Made an appearance at a Botanic Garden picnic event today. These are events where the general public comes to the garden to see what’s growing, to eat food and to witness various art performances and to take part in workshops. I was invited to show some of my recent investigations into the bioelectrical sonification of plants.
Using some custom-made equipment, I spent the afternoon wiring up some of the garden’s plants (and the occasional fruit from somebody’s lunch) to subject them to a small electric potential, allowing me to use the small changes in voltage to control different aspects of an audio signal.
In this way people were able to hear not only how different each ones sounded but also how sensitive the plants were to their surroundings. It was a real surprise for them to listen to the plants ‘ obvious reaction to being touched as well as simply being near to someone, or to being blown about in the wind.
Over the last two evenings I have also been spending time in the Botanic Garden observing the bats that visit of an evening in search of food. Wednesday evening was a lovely summer’s evening and predictably there was a lot of bat activity as they fed along and above the River Cherwell. One of the best observation areas was just below The Spring Walk as the absence in vegetation made it easier to see the bats against the night. This is also quite a handy area as it’s next to one of the temperate greenhouses that not only has electricity but also a humidity that is equipment friendly.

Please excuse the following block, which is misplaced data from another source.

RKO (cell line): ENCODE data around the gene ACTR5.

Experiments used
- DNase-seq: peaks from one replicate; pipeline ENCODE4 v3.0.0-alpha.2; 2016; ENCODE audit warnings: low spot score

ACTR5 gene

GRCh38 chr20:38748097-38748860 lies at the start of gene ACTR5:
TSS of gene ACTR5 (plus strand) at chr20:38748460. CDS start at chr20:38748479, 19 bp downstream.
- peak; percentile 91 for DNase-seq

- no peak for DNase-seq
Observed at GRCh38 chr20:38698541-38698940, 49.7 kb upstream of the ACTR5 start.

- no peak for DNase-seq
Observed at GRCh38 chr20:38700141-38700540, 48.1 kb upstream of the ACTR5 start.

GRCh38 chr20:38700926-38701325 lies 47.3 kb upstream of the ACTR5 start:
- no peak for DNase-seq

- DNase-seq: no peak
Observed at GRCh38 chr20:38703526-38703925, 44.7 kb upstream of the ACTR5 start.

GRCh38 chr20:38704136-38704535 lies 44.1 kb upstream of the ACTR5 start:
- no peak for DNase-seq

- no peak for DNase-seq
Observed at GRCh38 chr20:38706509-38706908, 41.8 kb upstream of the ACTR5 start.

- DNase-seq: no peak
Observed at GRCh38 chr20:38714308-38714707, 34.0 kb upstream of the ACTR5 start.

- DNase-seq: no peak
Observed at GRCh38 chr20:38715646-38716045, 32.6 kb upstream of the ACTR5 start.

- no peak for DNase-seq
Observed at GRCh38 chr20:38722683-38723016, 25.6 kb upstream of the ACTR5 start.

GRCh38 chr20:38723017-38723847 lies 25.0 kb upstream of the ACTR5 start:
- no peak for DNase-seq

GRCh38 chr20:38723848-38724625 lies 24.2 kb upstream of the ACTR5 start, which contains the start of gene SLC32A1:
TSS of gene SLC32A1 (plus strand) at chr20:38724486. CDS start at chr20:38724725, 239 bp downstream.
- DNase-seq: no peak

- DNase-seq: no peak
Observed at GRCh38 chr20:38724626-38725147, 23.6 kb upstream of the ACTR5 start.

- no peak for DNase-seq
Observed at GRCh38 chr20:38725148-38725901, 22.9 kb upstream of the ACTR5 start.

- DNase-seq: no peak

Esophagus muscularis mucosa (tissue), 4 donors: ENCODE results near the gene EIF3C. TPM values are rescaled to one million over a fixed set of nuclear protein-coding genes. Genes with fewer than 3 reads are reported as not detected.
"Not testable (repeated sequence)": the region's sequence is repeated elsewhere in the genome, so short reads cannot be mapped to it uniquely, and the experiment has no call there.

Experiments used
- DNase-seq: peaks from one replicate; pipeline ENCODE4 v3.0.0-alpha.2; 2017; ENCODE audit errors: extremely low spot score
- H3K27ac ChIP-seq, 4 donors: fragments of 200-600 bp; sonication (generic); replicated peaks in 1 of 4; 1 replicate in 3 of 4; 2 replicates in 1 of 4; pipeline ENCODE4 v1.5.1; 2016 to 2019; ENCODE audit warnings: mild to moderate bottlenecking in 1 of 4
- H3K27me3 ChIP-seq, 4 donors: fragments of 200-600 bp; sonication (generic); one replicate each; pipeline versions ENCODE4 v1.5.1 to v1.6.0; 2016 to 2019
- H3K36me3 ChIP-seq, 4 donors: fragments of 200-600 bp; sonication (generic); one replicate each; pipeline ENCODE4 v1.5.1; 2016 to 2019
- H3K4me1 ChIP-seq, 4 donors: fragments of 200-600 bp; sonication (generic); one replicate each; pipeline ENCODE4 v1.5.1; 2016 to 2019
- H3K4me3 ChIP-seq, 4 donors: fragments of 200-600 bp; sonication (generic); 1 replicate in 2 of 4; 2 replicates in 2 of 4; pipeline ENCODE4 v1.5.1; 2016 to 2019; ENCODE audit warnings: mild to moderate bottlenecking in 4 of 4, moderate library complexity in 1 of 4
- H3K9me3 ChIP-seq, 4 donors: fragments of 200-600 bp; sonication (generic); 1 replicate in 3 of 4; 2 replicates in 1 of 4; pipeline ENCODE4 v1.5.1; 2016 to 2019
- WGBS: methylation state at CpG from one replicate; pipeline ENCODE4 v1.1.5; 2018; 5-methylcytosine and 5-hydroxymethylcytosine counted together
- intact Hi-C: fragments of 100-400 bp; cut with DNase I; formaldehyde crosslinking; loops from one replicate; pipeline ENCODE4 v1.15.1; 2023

On the Thursday night the weather was foul, and the river became a sort of wind (and rain) tunnel, so not very conducive for the bats feeding. There were, however, a few bats feeding below the Alnus Glutinosa tree, which is just above The Spring Walk. Here they flew round and around the tree just below its canopy again and again, feeding off the insects just below the branches.
During the afternoons I have also tried recording the insects in the garden, but have not had so much success, mainly due to the excessive traffic noise that filers through from Oxford’s busy roads. Even when using a parabolic microphone, I found the rumble too prohibitive. I’ll have to think again about this.
Worked with the school students again today. Starting with their written observations from yesterday’s visit to the Botanic Garden, the pupils devised short musical ideas which I then recorded. It turns out that they have all been learning violins and cellos through their involvement in another project, and so we predominately worked with that instrumentation.